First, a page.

The SWP comrades were forced to resort to sophistry and demagogy in the absence of any convincing argument. As I pointed out, on the one hand they tell us that the Respect declaration is socialist to the core, while on the other arguing that we must not put forward socialist arguments within it.
For example, Sarah Cox, was sure that now "we are mainstream. Now we express the feelings of millions". Leaving aside the wishful thinking, the implication was that the posing of a clear working class alternative would reduce us to the margins once again. John Rees, by contrast, pretended that Respect's draft declaration already posed that alternative. He declared in his usual bombastic style that we had "all stood on this programme" already: "It is identical, identical, to material the Socialist Alliance has put out".
Funny, that - especially since the greens also want to claim the declaration, sent to them by comrade Wrack, as their own. According to Hugo Charlton, Green Party chair in England and Wales, "Clearly the policy statement distributed by the 'unity coalition' is very close to Green Party policies - the policies that we have campaigned on in the past and those that we will take into next year's elections. While part of the statement is in the very long tradition of social justice policies, to which the Greens also subscribe, much of it is clearly based on existing Green Party policies. "This has prompted us to wonder why people who evidently support our policies didn't simply decide to support the Green Party, which already has MEPs, MPs, London assembly members and councillors with a proven track record in terms of the policies the organisers of Respect want to promote" ('Why the greens won't be joining' Morning Star January 20).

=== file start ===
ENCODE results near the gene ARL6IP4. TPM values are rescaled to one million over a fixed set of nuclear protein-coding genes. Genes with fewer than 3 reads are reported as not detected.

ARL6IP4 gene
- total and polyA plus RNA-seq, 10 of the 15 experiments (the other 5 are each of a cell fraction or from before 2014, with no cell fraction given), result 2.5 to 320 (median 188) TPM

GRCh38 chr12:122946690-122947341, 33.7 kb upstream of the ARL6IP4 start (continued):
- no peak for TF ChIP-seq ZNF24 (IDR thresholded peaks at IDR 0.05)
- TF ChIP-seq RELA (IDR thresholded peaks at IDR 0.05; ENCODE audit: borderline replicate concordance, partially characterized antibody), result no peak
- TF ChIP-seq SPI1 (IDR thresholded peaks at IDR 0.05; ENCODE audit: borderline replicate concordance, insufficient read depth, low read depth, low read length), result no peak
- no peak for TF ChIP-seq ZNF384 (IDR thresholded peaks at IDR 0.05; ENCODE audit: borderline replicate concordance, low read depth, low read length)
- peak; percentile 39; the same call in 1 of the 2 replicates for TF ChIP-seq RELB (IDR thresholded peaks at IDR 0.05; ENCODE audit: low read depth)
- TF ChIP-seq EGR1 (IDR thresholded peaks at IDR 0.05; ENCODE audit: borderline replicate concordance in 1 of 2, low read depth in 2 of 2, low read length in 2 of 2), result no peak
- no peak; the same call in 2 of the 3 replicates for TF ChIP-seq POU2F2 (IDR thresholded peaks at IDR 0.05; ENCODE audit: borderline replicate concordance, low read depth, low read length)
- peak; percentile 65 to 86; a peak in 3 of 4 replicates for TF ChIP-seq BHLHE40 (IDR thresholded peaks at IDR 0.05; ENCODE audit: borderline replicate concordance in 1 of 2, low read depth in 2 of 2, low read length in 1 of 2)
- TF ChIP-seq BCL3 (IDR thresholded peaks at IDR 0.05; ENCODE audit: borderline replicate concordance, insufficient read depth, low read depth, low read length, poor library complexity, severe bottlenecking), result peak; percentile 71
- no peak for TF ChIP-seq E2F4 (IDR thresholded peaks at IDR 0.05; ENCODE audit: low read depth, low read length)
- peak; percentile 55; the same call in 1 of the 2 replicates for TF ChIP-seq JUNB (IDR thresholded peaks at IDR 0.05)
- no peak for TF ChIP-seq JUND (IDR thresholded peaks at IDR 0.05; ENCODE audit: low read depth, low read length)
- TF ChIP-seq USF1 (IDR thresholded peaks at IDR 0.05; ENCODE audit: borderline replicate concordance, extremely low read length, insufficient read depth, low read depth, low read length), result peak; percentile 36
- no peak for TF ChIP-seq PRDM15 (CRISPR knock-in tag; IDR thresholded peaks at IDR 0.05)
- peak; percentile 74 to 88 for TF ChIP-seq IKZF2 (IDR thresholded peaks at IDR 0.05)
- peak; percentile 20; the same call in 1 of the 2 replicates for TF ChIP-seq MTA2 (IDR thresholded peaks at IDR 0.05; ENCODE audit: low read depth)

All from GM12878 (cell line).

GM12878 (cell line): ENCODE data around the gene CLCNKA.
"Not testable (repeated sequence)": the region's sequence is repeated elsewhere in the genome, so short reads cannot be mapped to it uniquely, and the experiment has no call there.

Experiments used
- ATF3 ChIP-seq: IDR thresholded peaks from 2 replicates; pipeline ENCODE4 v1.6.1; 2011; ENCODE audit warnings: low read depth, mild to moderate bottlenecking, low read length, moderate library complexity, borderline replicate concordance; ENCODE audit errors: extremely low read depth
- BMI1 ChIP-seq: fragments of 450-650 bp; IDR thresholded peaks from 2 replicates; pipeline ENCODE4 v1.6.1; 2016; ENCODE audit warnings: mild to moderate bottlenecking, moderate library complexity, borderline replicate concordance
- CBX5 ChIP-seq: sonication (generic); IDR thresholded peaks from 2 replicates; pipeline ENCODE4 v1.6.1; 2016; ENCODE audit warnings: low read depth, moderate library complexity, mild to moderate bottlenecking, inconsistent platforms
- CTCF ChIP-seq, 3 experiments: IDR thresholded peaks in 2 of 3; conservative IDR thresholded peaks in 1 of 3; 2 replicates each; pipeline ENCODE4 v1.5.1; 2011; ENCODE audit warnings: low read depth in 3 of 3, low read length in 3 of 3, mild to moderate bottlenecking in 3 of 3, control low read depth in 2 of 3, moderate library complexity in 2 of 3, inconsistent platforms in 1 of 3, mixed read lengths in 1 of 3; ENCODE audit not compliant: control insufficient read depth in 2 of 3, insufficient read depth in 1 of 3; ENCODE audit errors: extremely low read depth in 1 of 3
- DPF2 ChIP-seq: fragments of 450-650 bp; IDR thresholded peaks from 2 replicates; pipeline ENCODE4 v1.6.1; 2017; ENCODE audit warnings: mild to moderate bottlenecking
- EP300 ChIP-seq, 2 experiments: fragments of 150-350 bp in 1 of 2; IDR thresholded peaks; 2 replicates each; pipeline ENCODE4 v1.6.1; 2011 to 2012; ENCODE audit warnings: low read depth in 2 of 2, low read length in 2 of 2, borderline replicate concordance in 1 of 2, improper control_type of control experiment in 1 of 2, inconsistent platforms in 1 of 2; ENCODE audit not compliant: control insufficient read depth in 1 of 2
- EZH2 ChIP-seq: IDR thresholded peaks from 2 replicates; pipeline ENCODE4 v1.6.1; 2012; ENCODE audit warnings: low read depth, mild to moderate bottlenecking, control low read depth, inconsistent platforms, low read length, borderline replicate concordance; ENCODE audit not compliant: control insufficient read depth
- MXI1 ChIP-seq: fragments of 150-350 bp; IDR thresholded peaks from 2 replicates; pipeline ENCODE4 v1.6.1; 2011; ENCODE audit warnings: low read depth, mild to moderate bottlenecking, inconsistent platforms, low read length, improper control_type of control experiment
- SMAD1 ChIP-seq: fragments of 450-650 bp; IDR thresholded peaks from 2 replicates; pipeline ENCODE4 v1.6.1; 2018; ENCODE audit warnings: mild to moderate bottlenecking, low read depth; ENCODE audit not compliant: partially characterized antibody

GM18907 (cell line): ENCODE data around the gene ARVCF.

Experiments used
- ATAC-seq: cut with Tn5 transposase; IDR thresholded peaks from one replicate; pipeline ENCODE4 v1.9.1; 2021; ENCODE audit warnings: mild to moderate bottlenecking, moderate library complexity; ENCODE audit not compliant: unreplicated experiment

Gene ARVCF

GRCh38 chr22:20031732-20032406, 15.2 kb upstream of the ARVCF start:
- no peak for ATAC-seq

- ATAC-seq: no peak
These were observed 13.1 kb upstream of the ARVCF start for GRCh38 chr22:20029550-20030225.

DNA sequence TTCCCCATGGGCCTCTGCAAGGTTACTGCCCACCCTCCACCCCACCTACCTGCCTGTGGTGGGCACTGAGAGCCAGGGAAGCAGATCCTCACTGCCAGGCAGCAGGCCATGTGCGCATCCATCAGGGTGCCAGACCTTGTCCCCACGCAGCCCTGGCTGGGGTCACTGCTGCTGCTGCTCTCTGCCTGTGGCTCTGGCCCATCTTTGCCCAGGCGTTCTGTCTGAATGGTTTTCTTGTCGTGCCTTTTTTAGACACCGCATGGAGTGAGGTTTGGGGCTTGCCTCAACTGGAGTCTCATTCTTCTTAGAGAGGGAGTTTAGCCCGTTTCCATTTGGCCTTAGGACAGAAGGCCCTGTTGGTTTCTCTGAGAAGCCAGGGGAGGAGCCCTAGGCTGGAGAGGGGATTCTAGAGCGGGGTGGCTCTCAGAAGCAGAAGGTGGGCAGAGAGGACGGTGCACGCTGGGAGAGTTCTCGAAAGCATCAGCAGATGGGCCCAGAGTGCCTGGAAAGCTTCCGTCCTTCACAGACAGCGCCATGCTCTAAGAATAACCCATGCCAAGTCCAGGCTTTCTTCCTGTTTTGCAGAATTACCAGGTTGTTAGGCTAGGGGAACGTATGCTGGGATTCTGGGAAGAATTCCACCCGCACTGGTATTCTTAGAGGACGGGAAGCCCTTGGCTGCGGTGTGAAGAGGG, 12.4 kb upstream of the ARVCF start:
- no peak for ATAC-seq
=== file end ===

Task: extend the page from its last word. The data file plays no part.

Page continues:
Compare this to what comrade Wrack had to say on January 17: "The declaration is extremely good - every socialist can and should support it. It is implicitly socialist, expressing opposition to imperialism and neoliberalism. Its demands are in essence a précis, or pared down version, of People before profit, and a lot further to the left than people anticipated. It calls for a 'world based on need, not on profit'. It has socialism and trade unions in its title "¦ We've got the majority of People before profit there."
Declan O'Neill, a supporter of the Democracy Platform, wondered why we could not propose "workers' representatives on a worker's wage" to the coalition. "Are people worried we might actually win it?" At this, while SWPers snorted in derision, comrade Thornett was nodding vigorously.